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Defenders for Human Rights

Other Human Rights Defenders

The purpose of Speak Truth to Power Canada is to share the personal journeys of some of the many Canadian human rights defenders working today. As lesson plans are thematic and many Canadians assume the responsibility to advance human rights, every lesson plan also includes community-based defenders. It is hoped that your students may be inspired to identify themselves as human rights defenders and take positive action to support human rights in their own life and community. Perhaps your students will become community defenders themselves.

Hannah Taylor

Hannah Taylor has been an advocate for Canada’s hungry and homeless population since she was five, when she saw a homeless man having to eat from a garbage can. Her charity, The Ladybug Foundation, which she founded in Winnipeg at age eight, promotes the basic human rights of adequate shelter and food. At 18, her activism now includes The Ladybug Foundation Education Program, which features “makeChange,” a K-12 resource to empower young people. Her work, including more than 175 speaking engagements, has raised more than $3 million for projects helping homeless people receive shelter, food, and safety.

  • Women’s Health and Security
  • Children’s Health and Wellness

Craig Kielburger

When Craig Kielburger was 12, he read about a Pakistani boy his own age named Iqbal, who had been killed for speaking against child labour. The injustice Kielburger then understood troubled him; Iqbal’s influence inspired him to co-found Free the Children with his brother Marc. Working with the premise of children helping children, Free the Children partners schools in “developed” countries with poorer ones in “developing” countries, invests in education and medical treatment, and raises awareness of the human rights issues children face. In 2008, the Kielburger brothers created Me to We, a socially conscious brand affiliated with Free the Children.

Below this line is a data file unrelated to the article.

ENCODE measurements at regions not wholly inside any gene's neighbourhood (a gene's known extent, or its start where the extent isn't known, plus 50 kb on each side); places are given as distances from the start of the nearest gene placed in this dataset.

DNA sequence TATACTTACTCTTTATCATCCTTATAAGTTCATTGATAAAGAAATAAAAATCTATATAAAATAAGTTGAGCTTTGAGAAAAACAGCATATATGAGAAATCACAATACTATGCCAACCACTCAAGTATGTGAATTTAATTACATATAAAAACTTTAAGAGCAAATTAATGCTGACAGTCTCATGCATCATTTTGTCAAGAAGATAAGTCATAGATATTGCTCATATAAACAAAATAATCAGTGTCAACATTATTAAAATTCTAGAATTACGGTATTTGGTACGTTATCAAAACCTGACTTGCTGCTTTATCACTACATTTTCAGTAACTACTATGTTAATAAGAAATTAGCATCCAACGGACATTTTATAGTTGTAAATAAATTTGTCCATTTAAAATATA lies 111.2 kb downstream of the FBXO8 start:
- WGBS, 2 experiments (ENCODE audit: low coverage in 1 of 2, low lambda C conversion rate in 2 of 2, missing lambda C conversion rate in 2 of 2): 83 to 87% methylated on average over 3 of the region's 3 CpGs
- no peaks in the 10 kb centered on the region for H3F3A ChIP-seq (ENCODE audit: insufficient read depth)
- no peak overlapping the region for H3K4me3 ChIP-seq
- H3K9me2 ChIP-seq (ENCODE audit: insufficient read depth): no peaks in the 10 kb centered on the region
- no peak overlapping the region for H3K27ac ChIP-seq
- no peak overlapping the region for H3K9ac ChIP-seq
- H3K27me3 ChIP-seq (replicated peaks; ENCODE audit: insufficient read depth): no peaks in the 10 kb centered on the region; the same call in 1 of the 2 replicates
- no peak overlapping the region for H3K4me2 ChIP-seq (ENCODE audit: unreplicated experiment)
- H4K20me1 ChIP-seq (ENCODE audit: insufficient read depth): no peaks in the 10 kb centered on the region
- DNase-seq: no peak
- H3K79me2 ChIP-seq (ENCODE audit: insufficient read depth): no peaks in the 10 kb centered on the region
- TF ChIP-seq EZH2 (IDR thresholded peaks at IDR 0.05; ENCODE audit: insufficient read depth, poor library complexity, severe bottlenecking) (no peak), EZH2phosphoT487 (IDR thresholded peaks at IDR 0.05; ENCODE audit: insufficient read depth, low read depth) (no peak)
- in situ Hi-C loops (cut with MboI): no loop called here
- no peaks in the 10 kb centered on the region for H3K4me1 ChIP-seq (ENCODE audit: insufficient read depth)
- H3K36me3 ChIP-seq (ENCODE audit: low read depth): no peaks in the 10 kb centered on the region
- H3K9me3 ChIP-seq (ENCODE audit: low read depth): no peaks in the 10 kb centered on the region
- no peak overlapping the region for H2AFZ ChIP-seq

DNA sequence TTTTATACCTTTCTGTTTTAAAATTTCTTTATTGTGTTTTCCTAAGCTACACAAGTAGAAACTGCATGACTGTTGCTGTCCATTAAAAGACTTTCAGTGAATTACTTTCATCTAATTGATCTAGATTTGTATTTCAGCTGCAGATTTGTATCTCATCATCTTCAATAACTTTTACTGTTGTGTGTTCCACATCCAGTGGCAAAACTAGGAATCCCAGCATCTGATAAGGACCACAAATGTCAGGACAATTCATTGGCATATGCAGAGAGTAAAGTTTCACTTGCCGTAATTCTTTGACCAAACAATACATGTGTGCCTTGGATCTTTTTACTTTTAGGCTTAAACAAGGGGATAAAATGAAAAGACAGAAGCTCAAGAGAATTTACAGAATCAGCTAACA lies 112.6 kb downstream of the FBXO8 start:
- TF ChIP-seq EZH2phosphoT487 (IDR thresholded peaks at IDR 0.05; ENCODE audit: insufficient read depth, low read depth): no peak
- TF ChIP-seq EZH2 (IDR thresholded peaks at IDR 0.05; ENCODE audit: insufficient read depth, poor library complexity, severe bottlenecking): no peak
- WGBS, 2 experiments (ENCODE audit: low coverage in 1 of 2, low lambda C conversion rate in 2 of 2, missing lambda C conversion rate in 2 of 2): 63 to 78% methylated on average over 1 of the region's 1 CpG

• Displacement to Activism
  • Children’s Health and Wellness

Leesee Papatsie

Seeing exorbitant food prices in Iqaluit, Nunavut, and a struggle among Inuit families to put food on the table, Leesee Papatsie created the Feeding My Family movement on Facebook in 2012. She chose social media to unite the isolated communities of the North. The group now has upwards of 20,000 members who have organized protests and promoted a return to “country food” – more traditional diets based on the food directly available in the north. Papatsie’s movement seeks to combine modern communication with Inuit tradition, uniting northerners and encouraging food providers to find ways to supply better food for lower prices.

  • Children’s Health and Wellness
  • Cultural Identity and Education